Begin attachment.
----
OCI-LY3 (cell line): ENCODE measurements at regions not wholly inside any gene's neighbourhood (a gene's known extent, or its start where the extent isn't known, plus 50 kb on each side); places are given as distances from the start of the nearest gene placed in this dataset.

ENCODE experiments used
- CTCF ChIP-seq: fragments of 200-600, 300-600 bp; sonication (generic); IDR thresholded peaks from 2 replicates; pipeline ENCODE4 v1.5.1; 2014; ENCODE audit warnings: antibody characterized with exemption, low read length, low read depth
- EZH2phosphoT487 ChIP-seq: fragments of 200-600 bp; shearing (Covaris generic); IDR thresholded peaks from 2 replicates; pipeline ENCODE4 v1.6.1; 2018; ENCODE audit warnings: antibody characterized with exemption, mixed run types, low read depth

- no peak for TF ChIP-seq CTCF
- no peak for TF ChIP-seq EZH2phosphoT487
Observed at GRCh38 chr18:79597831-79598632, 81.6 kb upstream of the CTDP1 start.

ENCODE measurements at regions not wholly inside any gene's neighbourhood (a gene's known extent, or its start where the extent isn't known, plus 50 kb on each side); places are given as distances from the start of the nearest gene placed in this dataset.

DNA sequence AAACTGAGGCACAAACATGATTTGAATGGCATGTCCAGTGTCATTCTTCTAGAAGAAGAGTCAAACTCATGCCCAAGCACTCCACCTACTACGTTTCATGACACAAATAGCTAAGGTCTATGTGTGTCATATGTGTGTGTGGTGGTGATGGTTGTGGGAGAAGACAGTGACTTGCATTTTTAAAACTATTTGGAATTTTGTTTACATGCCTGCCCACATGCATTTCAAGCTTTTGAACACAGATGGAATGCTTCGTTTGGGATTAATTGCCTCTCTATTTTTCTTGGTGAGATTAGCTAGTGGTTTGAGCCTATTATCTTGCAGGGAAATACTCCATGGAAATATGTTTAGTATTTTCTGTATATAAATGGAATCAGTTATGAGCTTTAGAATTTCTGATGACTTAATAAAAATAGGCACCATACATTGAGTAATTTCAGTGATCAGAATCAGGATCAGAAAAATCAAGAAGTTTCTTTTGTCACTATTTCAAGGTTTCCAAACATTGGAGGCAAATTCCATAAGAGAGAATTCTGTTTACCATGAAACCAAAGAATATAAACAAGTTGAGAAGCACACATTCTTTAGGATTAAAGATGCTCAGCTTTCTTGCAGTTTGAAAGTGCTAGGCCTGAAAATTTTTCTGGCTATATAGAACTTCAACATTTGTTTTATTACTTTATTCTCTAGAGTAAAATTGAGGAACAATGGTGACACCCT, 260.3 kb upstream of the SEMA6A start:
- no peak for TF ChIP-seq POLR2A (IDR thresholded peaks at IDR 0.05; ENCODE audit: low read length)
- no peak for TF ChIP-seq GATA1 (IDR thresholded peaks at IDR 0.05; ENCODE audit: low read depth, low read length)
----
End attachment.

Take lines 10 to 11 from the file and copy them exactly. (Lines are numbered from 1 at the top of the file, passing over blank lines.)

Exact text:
- no peak for TF ChIP-seq POLR2A (IDR thresholded peaks at IDR 0.05; ENCODE audit: low read length)
- no peak for TF ChIP-seq GATA1 (IDR thresholded peaks at IDR 0.05; ENCODE audit: low read depth, low read length)